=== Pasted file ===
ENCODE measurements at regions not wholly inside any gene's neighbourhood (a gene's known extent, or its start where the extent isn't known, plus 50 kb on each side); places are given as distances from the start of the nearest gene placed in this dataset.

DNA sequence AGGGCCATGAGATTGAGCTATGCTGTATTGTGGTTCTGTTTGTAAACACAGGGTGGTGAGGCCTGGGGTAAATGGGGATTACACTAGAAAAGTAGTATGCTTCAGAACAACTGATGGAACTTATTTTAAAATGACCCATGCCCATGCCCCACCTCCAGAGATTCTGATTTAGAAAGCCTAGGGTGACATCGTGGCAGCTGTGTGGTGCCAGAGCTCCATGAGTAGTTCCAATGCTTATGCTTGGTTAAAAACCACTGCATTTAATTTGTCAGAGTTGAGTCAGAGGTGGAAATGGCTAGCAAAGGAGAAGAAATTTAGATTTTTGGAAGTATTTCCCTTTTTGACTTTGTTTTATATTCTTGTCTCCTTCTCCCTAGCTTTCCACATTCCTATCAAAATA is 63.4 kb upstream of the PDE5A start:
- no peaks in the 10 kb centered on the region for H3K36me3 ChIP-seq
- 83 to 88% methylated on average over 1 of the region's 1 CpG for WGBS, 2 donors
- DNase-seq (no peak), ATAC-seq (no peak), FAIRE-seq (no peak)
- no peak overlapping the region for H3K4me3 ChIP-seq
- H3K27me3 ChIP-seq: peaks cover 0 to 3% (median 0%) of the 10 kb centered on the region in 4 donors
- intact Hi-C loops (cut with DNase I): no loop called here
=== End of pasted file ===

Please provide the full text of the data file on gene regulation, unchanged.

ENCODE measurements at regions not wholly inside any gene's neighbourhood (a gene's known extent, or its start where the extent isn't known, plus 50 kb on each side); places are given as distances from the start of the nearest gene placed in this dataset.

DNA sequence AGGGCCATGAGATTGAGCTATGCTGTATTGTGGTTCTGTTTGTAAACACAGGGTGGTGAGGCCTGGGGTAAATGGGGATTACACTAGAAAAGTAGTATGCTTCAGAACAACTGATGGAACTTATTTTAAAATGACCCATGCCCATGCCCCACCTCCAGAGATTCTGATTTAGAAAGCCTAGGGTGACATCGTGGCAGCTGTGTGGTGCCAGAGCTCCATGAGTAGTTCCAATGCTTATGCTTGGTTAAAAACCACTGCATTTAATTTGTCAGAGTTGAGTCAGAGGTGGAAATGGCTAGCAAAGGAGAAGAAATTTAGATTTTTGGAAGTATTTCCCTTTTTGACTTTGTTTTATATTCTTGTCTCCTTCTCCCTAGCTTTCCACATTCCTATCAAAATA is 63.4 kb upstream of the PDE5A start:
- no peaks in the 10 kb centered on the region for H3K36me3 ChIP-seq
- 83 to 88% methylated on average over 1 of the region's 1 CpG for WGBS, 2 donors
- DNase-seq (no peak), ATAC-seq (no peak), FAIRE-seq (no peak)
- no peak overlapping the region for H3K4me3 ChIP-seq
- H3K27me3 ChIP-seq: peaks cover 0 to 3% (median 0%) of the 10 kb centered on the region in 4 donors
- intact Hi-C loops (cut with DNase I): no loop called here